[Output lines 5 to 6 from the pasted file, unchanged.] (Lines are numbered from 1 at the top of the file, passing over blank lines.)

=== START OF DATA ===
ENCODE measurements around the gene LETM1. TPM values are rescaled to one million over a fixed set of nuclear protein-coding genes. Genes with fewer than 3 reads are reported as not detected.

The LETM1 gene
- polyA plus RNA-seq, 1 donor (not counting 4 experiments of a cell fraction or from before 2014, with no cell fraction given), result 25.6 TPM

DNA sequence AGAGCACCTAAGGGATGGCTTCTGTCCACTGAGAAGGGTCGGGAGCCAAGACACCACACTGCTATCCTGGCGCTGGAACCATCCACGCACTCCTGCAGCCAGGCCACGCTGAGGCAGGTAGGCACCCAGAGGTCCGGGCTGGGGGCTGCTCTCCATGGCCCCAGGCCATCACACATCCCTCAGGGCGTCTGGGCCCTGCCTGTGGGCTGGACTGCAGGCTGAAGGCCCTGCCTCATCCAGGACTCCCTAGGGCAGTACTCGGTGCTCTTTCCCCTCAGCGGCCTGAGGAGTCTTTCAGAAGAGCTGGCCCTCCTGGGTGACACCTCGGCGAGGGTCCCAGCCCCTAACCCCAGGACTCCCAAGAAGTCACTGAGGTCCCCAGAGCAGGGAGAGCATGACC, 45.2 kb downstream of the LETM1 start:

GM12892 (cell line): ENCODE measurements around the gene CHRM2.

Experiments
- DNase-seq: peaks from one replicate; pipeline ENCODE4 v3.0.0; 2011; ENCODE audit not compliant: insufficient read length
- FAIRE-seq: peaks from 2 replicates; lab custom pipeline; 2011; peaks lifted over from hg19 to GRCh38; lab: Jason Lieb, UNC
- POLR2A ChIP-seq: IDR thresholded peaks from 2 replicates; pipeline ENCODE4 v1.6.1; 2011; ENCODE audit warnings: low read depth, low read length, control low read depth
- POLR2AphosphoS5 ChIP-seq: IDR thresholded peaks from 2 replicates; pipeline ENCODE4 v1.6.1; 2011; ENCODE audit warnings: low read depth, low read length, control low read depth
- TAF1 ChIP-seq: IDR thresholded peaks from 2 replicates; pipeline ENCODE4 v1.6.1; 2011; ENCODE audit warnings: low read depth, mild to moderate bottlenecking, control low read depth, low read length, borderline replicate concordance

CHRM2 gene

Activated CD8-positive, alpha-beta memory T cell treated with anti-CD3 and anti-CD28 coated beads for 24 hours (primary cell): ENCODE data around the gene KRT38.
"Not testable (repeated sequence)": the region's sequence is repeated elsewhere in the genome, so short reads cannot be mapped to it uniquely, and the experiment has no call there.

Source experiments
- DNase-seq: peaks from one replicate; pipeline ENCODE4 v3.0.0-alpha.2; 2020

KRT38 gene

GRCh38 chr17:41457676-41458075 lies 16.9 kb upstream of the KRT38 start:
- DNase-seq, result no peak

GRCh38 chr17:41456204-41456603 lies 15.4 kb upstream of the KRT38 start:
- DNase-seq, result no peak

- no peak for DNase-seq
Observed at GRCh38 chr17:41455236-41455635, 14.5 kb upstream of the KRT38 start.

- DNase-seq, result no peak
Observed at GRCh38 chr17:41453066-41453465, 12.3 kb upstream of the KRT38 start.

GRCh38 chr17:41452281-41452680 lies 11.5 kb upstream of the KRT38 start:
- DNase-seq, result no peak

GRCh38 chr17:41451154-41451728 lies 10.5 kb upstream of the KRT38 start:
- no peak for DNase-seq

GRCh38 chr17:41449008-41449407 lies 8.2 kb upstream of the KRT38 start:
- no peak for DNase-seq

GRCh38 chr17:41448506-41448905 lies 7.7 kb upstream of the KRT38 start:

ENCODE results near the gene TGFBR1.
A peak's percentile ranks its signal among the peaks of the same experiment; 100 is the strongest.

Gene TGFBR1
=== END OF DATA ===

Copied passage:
GM12892 (cell line): ENCODE measurements around the gene CHRM2.

Experiments